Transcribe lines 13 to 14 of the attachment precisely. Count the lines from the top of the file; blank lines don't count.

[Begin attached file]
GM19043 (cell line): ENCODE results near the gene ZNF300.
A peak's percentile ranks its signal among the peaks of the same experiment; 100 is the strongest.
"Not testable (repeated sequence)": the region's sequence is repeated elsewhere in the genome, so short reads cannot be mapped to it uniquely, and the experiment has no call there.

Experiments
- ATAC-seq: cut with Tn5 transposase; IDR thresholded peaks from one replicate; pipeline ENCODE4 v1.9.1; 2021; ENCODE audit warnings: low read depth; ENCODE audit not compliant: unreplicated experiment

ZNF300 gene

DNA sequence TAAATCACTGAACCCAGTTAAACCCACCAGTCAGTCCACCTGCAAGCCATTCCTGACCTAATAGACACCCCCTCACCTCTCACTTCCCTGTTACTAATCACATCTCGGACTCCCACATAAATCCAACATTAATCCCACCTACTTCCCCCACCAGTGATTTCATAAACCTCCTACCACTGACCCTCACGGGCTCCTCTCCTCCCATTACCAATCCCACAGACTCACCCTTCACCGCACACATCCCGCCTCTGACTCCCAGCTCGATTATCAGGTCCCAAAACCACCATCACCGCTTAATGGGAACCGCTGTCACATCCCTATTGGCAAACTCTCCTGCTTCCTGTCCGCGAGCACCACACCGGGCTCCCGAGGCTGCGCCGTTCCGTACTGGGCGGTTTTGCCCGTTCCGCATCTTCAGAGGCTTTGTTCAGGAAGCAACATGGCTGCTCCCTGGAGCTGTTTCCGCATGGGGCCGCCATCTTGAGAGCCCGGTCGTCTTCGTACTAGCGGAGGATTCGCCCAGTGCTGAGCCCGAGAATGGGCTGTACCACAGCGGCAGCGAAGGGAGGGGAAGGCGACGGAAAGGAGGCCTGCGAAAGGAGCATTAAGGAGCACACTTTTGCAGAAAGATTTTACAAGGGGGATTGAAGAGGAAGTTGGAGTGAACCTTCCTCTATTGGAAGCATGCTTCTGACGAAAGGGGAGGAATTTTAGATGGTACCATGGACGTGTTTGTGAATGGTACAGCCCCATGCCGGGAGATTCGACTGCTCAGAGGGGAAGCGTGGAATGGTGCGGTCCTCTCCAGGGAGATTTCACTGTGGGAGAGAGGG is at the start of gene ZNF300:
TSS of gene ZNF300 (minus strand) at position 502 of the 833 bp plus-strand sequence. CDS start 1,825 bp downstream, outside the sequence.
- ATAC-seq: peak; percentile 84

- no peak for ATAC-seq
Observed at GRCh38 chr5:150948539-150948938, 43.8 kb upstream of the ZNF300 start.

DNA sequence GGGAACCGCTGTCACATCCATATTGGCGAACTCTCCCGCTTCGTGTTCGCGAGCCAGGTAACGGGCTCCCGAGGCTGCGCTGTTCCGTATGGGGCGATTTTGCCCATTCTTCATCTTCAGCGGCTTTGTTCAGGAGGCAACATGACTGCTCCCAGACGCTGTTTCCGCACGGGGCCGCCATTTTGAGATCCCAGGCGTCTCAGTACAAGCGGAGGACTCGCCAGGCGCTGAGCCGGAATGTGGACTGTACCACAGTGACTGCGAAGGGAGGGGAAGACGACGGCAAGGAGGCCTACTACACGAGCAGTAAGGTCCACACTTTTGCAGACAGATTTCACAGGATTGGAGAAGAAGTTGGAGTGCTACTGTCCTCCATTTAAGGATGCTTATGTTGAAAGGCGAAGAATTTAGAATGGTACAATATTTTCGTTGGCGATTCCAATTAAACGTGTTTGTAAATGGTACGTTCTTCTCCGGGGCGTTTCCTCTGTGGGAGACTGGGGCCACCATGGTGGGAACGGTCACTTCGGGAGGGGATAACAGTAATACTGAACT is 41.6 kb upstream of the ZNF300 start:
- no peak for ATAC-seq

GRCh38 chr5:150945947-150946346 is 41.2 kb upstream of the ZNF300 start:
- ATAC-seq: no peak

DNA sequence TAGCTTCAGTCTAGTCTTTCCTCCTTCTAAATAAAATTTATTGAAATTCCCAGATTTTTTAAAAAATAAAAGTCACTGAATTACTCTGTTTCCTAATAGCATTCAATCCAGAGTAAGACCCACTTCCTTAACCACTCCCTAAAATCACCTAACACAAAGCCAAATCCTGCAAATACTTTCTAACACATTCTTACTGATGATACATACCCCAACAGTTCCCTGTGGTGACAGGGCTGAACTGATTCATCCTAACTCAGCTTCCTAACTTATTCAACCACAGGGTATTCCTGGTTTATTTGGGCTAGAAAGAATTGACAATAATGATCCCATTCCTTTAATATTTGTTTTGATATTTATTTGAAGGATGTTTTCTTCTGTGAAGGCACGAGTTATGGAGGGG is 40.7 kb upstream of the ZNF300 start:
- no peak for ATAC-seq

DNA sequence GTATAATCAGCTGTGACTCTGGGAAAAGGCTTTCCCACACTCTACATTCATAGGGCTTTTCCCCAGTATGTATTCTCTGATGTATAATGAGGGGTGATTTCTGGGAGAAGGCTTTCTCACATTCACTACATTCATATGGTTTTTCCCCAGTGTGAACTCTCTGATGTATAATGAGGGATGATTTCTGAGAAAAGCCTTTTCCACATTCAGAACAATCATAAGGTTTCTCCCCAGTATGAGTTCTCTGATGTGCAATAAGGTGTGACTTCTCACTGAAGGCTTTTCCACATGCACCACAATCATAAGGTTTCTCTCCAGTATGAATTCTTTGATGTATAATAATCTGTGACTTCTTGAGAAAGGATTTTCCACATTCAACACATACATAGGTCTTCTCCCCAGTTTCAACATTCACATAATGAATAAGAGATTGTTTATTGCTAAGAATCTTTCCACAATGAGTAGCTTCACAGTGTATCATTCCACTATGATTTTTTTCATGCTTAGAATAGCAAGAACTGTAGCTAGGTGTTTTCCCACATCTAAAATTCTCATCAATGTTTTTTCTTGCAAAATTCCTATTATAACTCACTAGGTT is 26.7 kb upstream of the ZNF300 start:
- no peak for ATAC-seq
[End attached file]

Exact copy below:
- no peak for ATAC-seq

GRCh38 chr5:150945947-150946346 is 41.2 kb upstream of the ZNF300 start: